Of Doctor Tremendanus and the giant furry jellyfish

 Monsters, Inc.
By ABIGAIL CROCKER  |  January 6, 2010

1001_nazo_main
SPACE ODDITY Big Nazo welcome 2010.

It was New Year’s Eve and in the belly of the Roxy nightclub, away from the teeming Bright Night crowds, there were monsters on the loose: creatures with protruding noses, googly eyes, and spindly legs.

Providence-based performance group Big Nazo — of the mountain trolls, breakdancing cops, and giant man-eating chia pet — was at it again.

Dr. Tremendanus, narrator and expert on intergalactic species, regaled adults and children alike.

Converse-wearing fish monsters gnashed their teeth and wide-eyed vegetables battled robots for the fate of the earth. A bug-headed break-dancer wearing silvery snake-skin pants popped and locked and furry jellyfish shook their tassels.

During a music montage, a two-dimensional spaceship floated over the stage while the Big Nazo Band covered David Bowie’s “Space Oddity.”

Some musicians played wind instruments through rubberized heads, the drummer sporting a costume reminiscent of Jabba the Hutt.

And then the stage-action stopped as a video screen descended. Images of one-eyed monsters eating downcity lamp posts flitted across the screen.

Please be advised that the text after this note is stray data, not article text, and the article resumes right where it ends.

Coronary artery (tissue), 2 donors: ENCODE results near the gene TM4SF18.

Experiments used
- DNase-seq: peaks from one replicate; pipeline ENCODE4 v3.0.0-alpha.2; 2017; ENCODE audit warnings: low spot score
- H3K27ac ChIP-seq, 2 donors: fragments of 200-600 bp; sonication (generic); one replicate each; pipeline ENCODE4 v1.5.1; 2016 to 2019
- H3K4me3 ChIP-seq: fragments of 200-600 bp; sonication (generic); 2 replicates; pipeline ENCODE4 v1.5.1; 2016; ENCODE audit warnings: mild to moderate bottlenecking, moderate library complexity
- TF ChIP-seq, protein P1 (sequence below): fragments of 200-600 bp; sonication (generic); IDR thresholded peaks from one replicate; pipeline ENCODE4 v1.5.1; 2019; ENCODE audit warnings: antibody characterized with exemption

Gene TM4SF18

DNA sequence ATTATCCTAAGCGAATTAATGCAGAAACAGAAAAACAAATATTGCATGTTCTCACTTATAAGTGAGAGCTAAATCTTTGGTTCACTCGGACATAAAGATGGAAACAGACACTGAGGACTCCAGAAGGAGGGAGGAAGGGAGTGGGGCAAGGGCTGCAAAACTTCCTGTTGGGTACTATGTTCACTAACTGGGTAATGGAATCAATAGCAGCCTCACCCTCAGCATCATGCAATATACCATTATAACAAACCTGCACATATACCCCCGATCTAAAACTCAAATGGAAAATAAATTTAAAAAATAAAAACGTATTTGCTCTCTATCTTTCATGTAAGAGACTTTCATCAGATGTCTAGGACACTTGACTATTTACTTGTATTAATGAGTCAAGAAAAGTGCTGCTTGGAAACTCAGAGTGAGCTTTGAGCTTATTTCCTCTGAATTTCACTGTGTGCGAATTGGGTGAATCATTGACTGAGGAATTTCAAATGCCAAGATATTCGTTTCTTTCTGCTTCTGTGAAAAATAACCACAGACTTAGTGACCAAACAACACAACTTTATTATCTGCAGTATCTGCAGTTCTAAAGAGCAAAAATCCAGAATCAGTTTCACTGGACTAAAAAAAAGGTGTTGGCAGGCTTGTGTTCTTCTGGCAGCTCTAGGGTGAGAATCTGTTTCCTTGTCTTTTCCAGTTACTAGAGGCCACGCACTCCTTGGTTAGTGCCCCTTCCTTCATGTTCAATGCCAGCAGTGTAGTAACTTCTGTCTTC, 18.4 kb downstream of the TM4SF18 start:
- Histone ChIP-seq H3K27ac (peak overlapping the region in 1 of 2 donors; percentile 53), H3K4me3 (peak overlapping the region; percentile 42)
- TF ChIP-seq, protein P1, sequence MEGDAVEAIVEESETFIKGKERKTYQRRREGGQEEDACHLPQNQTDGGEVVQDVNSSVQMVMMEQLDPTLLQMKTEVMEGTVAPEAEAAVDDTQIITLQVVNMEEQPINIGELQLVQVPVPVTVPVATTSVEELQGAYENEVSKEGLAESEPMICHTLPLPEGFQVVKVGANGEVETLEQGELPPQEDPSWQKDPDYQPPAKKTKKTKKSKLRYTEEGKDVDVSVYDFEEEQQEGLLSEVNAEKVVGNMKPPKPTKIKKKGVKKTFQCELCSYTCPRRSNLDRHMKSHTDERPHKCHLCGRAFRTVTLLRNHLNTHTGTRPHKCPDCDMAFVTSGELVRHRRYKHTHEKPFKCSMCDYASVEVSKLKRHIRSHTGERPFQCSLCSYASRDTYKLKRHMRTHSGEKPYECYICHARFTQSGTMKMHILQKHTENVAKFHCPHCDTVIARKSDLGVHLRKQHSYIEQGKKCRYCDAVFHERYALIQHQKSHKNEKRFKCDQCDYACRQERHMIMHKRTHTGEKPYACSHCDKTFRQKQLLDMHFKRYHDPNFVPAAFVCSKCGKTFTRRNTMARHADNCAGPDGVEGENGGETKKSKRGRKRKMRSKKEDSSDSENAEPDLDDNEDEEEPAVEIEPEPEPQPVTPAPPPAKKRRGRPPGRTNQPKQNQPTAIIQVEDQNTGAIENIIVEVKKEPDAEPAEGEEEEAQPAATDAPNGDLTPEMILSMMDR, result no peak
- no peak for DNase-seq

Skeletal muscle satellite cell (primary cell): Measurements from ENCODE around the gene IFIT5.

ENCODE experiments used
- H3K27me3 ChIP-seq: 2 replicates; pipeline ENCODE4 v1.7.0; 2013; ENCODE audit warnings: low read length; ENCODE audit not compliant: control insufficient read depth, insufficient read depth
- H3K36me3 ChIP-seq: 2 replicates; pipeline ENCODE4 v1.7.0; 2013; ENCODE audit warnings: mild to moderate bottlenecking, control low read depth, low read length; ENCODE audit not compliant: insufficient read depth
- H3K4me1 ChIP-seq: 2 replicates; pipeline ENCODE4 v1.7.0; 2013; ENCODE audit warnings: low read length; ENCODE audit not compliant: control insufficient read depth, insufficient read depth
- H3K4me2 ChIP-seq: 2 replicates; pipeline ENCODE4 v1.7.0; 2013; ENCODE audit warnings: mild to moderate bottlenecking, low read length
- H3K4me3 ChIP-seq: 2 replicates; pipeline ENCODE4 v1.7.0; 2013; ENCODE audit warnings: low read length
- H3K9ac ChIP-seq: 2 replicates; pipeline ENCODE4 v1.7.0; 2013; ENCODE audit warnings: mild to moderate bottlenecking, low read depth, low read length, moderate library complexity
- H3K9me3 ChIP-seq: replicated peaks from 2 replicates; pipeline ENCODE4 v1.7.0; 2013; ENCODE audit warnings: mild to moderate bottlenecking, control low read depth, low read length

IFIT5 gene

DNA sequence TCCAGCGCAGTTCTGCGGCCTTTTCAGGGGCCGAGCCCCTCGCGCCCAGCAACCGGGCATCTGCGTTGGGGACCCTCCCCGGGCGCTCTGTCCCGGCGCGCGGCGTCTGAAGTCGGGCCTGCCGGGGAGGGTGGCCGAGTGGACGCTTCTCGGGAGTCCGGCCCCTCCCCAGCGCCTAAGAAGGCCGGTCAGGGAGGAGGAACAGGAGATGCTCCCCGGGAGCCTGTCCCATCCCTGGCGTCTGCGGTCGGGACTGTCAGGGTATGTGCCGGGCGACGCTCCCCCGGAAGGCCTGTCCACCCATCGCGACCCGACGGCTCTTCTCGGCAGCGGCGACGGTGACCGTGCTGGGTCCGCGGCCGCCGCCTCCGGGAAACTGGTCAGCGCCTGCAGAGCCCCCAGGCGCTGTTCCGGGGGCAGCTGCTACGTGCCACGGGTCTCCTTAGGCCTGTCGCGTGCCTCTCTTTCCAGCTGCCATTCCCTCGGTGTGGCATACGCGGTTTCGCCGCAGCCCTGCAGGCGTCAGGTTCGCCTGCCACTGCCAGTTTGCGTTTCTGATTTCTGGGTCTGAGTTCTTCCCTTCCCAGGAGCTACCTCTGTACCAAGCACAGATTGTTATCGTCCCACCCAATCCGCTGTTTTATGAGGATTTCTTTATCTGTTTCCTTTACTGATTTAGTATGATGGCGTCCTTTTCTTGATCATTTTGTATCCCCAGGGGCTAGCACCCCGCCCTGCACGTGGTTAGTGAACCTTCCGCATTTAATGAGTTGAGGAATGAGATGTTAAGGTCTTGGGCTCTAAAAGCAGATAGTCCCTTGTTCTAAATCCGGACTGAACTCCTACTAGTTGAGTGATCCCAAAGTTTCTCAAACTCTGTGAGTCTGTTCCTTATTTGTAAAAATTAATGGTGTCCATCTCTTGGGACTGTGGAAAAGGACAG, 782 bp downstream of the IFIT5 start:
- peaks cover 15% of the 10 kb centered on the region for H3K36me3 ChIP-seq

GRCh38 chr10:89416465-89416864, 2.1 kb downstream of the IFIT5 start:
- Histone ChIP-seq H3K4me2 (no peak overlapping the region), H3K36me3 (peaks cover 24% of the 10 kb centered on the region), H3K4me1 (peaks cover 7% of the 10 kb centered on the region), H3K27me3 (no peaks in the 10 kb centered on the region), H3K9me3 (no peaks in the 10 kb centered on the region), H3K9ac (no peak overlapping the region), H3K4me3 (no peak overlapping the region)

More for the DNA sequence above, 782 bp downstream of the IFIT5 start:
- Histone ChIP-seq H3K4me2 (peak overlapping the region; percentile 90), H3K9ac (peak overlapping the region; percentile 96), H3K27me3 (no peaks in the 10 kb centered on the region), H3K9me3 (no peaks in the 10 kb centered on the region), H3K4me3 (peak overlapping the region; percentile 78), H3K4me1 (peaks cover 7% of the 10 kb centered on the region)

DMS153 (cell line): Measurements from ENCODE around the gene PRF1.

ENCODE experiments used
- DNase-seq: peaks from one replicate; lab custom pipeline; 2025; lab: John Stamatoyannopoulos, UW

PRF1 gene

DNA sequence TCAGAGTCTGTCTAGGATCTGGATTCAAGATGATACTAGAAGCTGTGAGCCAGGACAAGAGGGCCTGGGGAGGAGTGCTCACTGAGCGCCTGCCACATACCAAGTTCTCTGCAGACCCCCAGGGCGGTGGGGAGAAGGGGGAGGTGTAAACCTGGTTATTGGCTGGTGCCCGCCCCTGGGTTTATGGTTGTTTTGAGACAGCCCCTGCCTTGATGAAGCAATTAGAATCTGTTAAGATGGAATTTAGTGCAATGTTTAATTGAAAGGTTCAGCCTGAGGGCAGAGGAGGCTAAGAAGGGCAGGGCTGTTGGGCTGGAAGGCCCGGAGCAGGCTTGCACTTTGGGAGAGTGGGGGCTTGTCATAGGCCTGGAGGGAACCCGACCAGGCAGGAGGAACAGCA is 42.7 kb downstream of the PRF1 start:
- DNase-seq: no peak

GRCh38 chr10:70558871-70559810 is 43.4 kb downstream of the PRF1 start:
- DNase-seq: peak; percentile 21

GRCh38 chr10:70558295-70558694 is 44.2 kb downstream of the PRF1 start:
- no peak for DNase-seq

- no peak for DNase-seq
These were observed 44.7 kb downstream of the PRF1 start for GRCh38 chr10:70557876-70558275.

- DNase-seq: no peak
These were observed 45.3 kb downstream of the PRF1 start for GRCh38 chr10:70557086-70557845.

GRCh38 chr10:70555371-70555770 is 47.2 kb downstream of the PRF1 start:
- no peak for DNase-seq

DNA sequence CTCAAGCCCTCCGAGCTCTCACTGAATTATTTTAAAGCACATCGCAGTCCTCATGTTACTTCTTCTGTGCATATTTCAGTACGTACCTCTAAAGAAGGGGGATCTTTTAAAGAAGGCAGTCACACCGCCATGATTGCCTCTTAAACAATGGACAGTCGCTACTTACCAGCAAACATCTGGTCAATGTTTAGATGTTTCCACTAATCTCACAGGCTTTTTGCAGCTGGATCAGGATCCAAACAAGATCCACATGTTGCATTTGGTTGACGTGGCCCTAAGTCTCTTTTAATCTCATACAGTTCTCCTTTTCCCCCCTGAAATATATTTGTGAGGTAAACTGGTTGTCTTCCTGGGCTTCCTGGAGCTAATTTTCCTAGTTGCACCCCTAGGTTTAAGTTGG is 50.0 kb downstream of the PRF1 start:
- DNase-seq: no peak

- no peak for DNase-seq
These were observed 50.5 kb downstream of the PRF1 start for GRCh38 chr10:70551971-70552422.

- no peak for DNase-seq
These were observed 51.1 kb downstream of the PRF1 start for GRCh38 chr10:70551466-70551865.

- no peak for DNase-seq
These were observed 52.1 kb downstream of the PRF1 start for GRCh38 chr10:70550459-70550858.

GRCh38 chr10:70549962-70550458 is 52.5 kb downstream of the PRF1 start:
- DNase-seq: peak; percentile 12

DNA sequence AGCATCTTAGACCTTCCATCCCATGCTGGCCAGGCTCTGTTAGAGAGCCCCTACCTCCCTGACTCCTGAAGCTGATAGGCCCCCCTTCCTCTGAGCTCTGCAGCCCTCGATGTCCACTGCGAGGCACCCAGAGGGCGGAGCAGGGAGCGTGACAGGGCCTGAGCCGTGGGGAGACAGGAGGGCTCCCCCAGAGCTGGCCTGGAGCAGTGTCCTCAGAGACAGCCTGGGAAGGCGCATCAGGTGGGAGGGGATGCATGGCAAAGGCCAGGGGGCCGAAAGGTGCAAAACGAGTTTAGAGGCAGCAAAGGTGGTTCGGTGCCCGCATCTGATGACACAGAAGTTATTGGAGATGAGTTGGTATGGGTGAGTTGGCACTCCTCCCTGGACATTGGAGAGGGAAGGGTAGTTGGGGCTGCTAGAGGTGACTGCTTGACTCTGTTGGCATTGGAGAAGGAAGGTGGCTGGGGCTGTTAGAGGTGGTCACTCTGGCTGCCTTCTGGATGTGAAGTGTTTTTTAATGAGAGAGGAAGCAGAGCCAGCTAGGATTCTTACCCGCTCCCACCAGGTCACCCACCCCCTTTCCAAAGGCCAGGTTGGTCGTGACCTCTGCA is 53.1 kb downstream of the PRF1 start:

“Refused seats in the finest dining establishments, they take to the streets,” the narrator intoned.

But, as scenes of humans playing together with the creatures fill the screen, hope for peaceful co-existence in the New Year. “This is what we envision . . . in the year 2010!,” the narrator exclaimed.

To close out the spectacle, Dr. Tremendanus applauded the crowd for making it out in the face of apocalyptic events, including a snow storm, a meteor shower, and a solar flare from the sun that was sure to melt all downtown Providence buildings. He then instructed the band to play.

Starfish creatures bounded from the stage breaking a circle of sitting audience members. Green trolls hopped throughout the crowds. With tongues protruding, the rubberized puppets sniffed, touched and poked.

Some children leapt back.

“Don’t be concerned,” Dr. Tremendanus said. “But they do eat human flesh occasionally.”

As the Big Nazo Band kicked up, some youngsters grabbed hold of the creatures and engaged in a bit of dancing.

Seven-year-old Megan Toney was nervous at first. But after one creature reached out for a hug with one of its pointy appendages, she felt safe.

“They welcomed me in,” she said.

  Topics: Theater , Culture and Lifestyle, Nature and the Environment, Wildlife,  More more >
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